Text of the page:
A student who has a “standard issue” for CAPS falls into their third category. This might be a relationship breakup or “having some anxiety maybe having a few depressive symptoms but they’re still going to class and doing O.K.,” Ruzek said. The wait time for an appointment at CAPS for students like these during the middle of the semester can be up to three weeks before they are seen.
The last category that CAPS assesses is a student who either does not want to wait for an appointment at CAPS. Some students already know they have a mental health issue that they had been treated for at home by a psychologist or therapist and would like a similar kind of treatment. Others may complete a mental health screening and realize they want a therapist faster than CAPS can provide. For these students, CAPS tries to give them referrals for other psychologists or psychiatrists in the community.
As a precedent, CAPS also tells students that it can only offer up to eight sessions because of the high demand for appointments and there only being 18 counselors working for the 2,000 students they see each year. This is a higher ratio of counselors to students than the one to 1000 ratio the International Association of Counseling Services recommends. However, the brevity of sessions, along with a lack of available appointments, has made many students upset with their services.
“I have a friend and she went to CAPS five or six times and she really liked the person that she worked with — she felt like it was helping,” Lanier* said. “Then they told her, ‘O.K, we can’t really help you anymore.” They tried to find her someplace else to go and they actually did find her someplace, but like she doesn’t have a car, she has to take three buses to get there and she just doesn’t click with the person. She just feels like she wasted all that time getting to know the other person at CAPS, so it’s just problematic.”
Even in times of crisis, the resources at CAPS have fallen short for students.
“I remember one time this girl was really struggling, and we were on the phone with her parents because she was going to spend the night in the E.R.” Alex* said. “A person from CAPS wasn’t available so the police escorted her to the E.R., and she was trying to make an appointment for CAPS just after, but they were like, ‘We won’t be able to see you for a week because we’re overpacked.’ I feel like they’re understaffed.”
Other students voiced their concerns and complaints about a disconnect between the brief screening phone call and the follow up in-person appointment that can happen weeks later.
“I wasn’t seen in an actual session, but I did the process of being screened to be seen twice,” said an anonymous student who voluntarily answered a survey posted on Facebook by the reporter. “Both times, it took two weeks to schedule a phone call for them to see what type of service would be best. Then it was two further weeks until they could get me in. The first time I did the process I convinced myself I was fine and just overreacting in the two weeks between me scheduling the call and actually doing it so I canceled it. The second time I did the same but after having the diagnosing call. I definitely needed help both times and the waiting periods created such a barrier to seeking help.”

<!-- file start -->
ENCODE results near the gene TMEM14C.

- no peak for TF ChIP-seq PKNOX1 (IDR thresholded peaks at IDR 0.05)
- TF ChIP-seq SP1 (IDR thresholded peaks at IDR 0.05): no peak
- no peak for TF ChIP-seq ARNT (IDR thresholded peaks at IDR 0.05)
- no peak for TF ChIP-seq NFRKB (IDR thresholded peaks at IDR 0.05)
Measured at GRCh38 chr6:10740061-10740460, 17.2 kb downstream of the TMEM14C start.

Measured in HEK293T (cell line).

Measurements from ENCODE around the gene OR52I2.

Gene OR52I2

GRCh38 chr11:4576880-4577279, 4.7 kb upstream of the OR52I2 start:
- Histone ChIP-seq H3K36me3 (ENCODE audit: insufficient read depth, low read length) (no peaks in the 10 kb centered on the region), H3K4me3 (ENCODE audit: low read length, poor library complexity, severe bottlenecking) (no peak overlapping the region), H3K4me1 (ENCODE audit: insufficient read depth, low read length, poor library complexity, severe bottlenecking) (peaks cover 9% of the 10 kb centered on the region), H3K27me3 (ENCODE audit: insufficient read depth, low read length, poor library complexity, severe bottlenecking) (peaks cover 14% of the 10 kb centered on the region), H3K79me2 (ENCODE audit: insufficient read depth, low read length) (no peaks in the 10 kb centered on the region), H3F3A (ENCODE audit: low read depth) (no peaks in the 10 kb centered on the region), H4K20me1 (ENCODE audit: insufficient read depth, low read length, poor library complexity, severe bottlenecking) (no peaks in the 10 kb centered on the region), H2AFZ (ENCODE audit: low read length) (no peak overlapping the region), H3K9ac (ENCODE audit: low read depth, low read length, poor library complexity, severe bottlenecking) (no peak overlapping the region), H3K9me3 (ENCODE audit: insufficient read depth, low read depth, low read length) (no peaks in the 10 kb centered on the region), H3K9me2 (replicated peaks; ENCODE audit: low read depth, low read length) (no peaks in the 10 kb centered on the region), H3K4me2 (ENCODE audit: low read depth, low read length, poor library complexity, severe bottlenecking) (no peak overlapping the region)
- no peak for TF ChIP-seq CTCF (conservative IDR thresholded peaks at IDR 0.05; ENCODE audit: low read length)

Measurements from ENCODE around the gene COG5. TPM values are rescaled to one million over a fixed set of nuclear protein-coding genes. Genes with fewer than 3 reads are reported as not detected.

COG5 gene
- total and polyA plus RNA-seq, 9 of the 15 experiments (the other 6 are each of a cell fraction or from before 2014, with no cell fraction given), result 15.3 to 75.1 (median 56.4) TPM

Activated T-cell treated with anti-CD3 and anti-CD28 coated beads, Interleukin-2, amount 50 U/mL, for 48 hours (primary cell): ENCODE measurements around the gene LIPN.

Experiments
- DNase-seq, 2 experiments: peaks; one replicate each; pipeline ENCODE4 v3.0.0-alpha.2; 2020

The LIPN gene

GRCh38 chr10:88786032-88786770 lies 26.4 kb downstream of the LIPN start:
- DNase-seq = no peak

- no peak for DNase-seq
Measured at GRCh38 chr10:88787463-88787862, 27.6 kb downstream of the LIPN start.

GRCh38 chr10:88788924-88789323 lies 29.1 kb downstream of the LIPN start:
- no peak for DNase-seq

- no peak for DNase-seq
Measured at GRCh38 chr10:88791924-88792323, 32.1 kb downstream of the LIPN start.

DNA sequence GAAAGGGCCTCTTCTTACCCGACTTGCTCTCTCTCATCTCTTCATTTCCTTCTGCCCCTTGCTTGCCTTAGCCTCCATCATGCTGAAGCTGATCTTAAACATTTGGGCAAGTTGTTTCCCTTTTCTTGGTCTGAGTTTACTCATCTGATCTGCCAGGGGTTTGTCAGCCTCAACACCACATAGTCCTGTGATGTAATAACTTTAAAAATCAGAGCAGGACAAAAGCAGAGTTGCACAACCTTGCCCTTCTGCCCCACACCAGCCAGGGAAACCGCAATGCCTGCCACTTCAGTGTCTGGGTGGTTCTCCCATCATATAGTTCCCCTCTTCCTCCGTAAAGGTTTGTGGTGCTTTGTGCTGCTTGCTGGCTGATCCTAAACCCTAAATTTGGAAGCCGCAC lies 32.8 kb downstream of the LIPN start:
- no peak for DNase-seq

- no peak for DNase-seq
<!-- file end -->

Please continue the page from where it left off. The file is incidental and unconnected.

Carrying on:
Other students reported that they have benefited from seeking help and using the resources at CAPS.
“I gained a lot of skills and new ways to manage my anxiety,” said one anonymous student respondent. “My therapist was very intentional and seemed very proud to see my improvement. I greatly appreciated my sessions at CAPS.”
CAPS also has more than 12 group therapy classes in an effort to expand the number of students that can be seen by their services. Some of these offerings include a mindfulness meditation hour each week, a “Hoos Stress Less” group and groups for those needing support with substance abuse or eating disorders. However, students like Emma* have commented that the dynamic is different in group therapy compared to individual sessions.
“I’m going in for group therapy this semester, but it’s very odd just because they recommend that you do it for eight sessions and you’re not allowed to talk with the people that you see in group outside of group,” Emma said. “They don’t want you to develop extremely close relationships with anyone and then for that to effect the group dynamic — for them to feel like they’re getting more support from another peer. It’s just very odd — the fact that you can’t discuss everything that’s said in group because it involves other people’s lives and issues is just very strange because I was personally seeking out one-on-one treatment with a professional at the same time. Though it’s understandable that their resources are very much strained — it’s not necessarily therapy in the same way that we think of therapy.”
According to Ruzek, CAPS is currently trying to expand its resources for students with the construction of a new student health and wellness center on Brandon Avenue in the next two years, and do not have a budget yet. They hope to hire more therapists, but do not know how many, and have more wellness focused offerings, even a contemplative space with relaxation and mindfulness resources. Ruzek said she would like CAPS to focus more on helping promote students’ well-beings at the University so that fewer students would reach the breaking point of needing urgent care at CAPS.
“I think what we would all like to do is more prevention-type work and more wellness focused work, so instead of waiting until someone’s developed anxiety or depression,” Ruzek said. “We have a group called Enhance that’s based more on positive psychology and really helping people to build on their resilience. We’d like to be doing more of that kind of work to keep people healthy versus just addressing them when they’re not healthy.”